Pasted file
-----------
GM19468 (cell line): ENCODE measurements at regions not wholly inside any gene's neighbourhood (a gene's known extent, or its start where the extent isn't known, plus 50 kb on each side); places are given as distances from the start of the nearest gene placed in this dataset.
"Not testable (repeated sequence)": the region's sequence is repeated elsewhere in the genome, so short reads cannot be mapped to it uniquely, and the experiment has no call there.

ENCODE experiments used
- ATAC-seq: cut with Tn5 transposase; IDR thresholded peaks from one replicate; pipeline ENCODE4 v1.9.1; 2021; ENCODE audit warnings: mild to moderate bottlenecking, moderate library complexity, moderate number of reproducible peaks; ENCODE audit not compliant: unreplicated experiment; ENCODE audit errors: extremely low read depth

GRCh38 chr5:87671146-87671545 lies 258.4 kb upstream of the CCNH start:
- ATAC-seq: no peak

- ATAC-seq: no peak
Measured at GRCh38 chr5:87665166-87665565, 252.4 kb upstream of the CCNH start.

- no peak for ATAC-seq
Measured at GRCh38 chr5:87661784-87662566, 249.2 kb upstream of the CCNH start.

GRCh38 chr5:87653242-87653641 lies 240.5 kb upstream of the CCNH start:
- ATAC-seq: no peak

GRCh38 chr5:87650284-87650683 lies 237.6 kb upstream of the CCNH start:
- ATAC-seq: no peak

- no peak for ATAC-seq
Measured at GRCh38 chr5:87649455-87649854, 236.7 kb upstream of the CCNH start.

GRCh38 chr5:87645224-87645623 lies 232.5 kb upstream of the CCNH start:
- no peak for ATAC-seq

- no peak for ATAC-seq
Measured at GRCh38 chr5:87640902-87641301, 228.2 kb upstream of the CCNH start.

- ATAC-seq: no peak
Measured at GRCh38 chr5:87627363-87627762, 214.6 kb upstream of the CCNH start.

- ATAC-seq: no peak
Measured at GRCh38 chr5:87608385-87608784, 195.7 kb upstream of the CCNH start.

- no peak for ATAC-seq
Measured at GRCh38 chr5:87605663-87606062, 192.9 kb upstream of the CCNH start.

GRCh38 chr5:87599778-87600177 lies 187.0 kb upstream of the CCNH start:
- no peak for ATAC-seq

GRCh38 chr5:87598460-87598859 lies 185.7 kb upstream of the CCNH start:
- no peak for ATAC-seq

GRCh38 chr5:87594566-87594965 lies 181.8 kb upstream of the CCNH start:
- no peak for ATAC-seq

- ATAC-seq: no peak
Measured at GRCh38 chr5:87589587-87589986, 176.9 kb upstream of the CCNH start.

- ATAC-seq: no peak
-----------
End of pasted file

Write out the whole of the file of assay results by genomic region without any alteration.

GM19468 (cell line): ENCODE measurements at regions not wholly inside any gene's neighbourhood (a gene's known extent, or its start where the extent isn't known, plus 50 kb on each side); places are given as distances from the start of the nearest gene placed in this dataset.
"Not testable (repeated sequence)": the region's sequence is repeated elsewhere in the genome, so short reads cannot be mapped to it uniquely, and the experiment has no call there.

ENCODE experiments used
- ATAC-seq: cut with Tn5 transposase; IDR thresholded peaks from one replicate; pipeline ENCODE4 v1.9.1; 2021; ENCODE audit warnings: mild to moderate bottlenecking, moderate library complexity, moderate number of reproducible peaks; ENCODE audit not compliant: unreplicated experiment; ENCODE audit errors: extremely low read depth

GRCh38 chr5:87671146-87671545 lies 258.4 kb upstream of the CCNH start:
- ATAC-seq: no peak

- ATAC-seq: no peak
Measured at GRCh38 chr5:87665166-87665565, 252.4 kb upstream of the CCNH start.

- no peak for ATAC-seq
Measured at GRCh38 chr5:87661784-87662566, 249.2 kb upstream of the CCNH start.

GRCh38 chr5:87653242-87653641 lies 240.5 kb upstream of the CCNH start:
- ATAC-seq: no peak

GRCh38 chr5:87650284-87650683 lies 237.6 kb upstream of the CCNH start:
- ATAC-seq: no peak

- no peak for ATAC-seq
Measured at GRCh38 chr5:87649455-87649854, 236.7 kb upstream of the CCNH start.

GRCh38 chr5:87645224-87645623 lies 232.5 kb upstream of the CCNH start:
- no peak for ATAC-seq

- no peak for ATAC-seq
Measured at GRCh38 chr5:87640902-87641301, 228.2 kb upstream of the CCNH start.

- ATAC-seq: no peak
Measured at GRCh38 chr5:87627363-87627762, 214.6 kb upstream of the CCNH start.

- ATAC-seq: no peak
Measured at GRCh38 chr5:87608385-87608784, 195.7 kb upstream of the CCNH start.

- no peak for ATAC-seq
Measured at GRCh38 chr5:87605663-87606062, 192.9 kb upstream of the CCNH start.

GRCh38 chr5:87599778-87600177 lies 187.0 kb upstream of the CCNH start:
- no peak for ATAC-seq

GRCh38 chr5:87598460-87598859 lies 185.7 kb upstream of the CCNH start:
- no peak for ATAC-seq

GRCh38 chr5:87594566-87594965 lies 181.8 kb upstream of the CCNH start:
- no peak for ATAC-seq

- ATAC-seq: no peak
Measured at GRCh38 chr5:87589587-87589986, 176.9 kb upstream of the CCNH start.

- ATAC-seq: no peak